1.20%
1.50%
1.00%
0.50%
1.00%
0.00%
0
20
40
60
80
RSS Crosstalk powers (%)
WAL(N,t) (N~SEQUENCY * 2)
0.80%
0.60%
0.40%
0.20%
0.00%
0
20
40
60
80
100
120
WAL index
Crosstalk: The RSS Cross-talk amplitude of a given Walsh function,
when that function is multiplied in turn by all other different functions in a
128-function Walsh set.
140
100
120
140
Finding a good set of functions
•
It is not feasible to try all possibilities.
The number of ways of choosing r separate items from a set of N, where
order is not important, is given by:
N
( N  r) r
For N=128, r=64, this is
37
2 .39 5 1 0
Optimization strategy
1. Choose r functions at random from N, with no duplicates.
Typically for ALMA: N=128, r= # antennas = 64
2. Vary each of the r functions within that chosen set, one by one, to
optimize the property of the complete set.
3. Repeat, with a different starting seed. 10 6 to 10 7 tries.
4. Look at the statistics of the optimized sets of r functions.
Relative probability
64 Antennas: Relative probability of given level
of Xtalk occurring
1.2
1
0.8
0.6
0.4
0.2
0
Rel. Probability of
crosstalk value
Gauss fit
3.2
3.7
4.2
RSS crosstalk, % , for 1% timing shift
From sets of 64 functions selected from 128 to give the maximum count
(=1621/2016) of zero cross-products.
The relative occurrence of a given level of RSS crosstalk between
all cross-products of that set, with 1% timing offset
Most likely level of RSS cross-talk 3.79%. Lowest 3.4%.
A possible choice of functions for 50, or 64 antennas,
from a 128-function set, chosen to:
1. Maximize number of zero cross-products (1621/2016)
2. Then minimize the RSS cross-product amplitude (3.4%)
0
1
2
3
4
7
8
11
12
15
16
22
23
24
31
32
34
35
37
39
40
44
47
48
51
52
55
56
59
61
62
63
64
67
69
71
72
79
80
81
84
87
88
89
91
94
95
96
103
104
111
112
114
115
116
119
120
121
122
123
124
125
126
127
-
-
( For the best 50 functions, omit those given in bold font.)
However, maximizing the number of zero cross-products
does not lead to the best result
64 Antennas: Relative probability of given level
of Xtalk occurring
Relative probability of given level of Xtalk occurring
1.2
1
Relative probability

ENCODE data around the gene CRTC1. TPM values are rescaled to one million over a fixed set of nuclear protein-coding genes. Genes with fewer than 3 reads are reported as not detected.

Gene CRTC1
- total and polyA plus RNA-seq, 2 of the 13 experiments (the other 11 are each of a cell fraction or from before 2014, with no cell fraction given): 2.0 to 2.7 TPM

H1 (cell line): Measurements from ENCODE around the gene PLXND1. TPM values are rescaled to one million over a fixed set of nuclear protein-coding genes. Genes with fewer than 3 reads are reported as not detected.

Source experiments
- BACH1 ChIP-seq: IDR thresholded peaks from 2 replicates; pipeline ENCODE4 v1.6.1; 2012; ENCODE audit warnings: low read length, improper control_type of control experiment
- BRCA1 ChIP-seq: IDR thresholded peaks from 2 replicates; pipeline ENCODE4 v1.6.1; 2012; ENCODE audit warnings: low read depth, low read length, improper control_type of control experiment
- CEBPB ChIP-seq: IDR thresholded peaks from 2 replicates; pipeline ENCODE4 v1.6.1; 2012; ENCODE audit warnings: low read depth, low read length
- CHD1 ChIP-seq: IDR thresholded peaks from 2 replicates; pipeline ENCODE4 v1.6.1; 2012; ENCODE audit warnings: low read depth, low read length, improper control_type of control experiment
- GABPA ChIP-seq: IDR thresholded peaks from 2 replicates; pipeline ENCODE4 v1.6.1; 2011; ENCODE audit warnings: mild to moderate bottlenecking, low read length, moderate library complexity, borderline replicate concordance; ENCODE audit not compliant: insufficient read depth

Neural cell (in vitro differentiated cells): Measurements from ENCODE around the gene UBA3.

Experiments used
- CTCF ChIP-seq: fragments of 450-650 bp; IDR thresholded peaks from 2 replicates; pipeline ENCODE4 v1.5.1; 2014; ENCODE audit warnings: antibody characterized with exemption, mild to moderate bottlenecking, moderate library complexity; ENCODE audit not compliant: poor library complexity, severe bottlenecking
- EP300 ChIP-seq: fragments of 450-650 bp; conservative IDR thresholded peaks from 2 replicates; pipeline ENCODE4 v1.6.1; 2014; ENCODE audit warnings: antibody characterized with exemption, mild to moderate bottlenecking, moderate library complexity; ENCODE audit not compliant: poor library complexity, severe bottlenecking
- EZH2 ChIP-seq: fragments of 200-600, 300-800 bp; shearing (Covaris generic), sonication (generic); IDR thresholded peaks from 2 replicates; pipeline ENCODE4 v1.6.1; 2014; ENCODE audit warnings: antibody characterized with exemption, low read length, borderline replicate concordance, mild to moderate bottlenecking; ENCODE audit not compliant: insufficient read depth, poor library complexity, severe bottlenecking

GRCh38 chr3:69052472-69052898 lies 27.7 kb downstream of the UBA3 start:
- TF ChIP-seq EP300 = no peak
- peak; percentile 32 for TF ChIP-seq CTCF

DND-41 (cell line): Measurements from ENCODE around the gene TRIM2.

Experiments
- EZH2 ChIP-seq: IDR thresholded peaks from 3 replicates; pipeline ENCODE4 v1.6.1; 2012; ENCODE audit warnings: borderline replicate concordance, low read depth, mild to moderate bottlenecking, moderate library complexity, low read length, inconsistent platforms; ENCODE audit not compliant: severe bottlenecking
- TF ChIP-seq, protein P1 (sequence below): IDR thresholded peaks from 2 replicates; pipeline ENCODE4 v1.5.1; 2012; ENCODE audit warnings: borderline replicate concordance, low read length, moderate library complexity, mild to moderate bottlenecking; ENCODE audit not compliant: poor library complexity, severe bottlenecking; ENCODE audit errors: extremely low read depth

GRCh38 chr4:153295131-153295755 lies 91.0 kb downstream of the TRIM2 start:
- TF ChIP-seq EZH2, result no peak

Relative probability
Preselected for max # zero cross-products
Rel. Probability of
Chosen randomly
0.8
0.6
1.2
1
0.8
0.6
0.4
0.2
0
crosstalk value
Rel. Probability ofGauss fit
crosstalk value
3.2
3.7
RSS crosstalk, % , for 1% timing shift
0.4
0.2
0
2.00
4.2
Gauss fit
2.50
3.00
3.50
4.00
4.50
RSS crosstalk, % , for 1% timing shift
From different sets of 64 functions, chosen at random from the original 128-function
Walsh set, relative occurrence of the value of cumulative RSS of crosstalk summed
over all possible cross-products of each set.
Criteria for choosing the
subset of 64 functions from
the total set of 128 Walsh
functions
Randomly chosen, no
optimization, most probable
result
Crosstalk
Level (1%
time slip)
Number
of
zero
products
Total # crossproducts
(excluding
self-products)
Total
Sensitivity
Loss (1%
time slip)
The set of
functions:
WAL indices
3.25%
1362
2016
1%
Most subsets of 64
functions
randomly chosen
from 0-127
Random seed, selecting only
sets having the maximum
number of zero cross-products
3.79%
1621
2016
1%
(Not useful)
Random seed, then optimize
for max number of zero
products, then minimize RSS
crosstalk
3.41%
1621
2016
1%
See Table 1
Random seed, then optimize
only for max number of zero
products.
Worst crosstalk could be:
4.3%
1621
2016
1%
(Not useful)
Lowest possible sensitivity
loss, ignoring crosstalk
2.31%
1365
2016
0.50%
WAL 0-63
Worst possible sensitivity
loss, ignoring crosstalk
2.31%
1365
2016
1.50%
WAL 64-127
Random seed, then optimize
for minimum RSS crosstalk,
then minimize sensitivity loss
1.82%
1366
2016
0.80%
WAL indices
0-31,47-63,113-127
The magic set of Walsh functions for 64 ALMA antennas:
WAL indices 0-31, 47-63, 113-127
Thanks for listening.
THE END
(1913)
```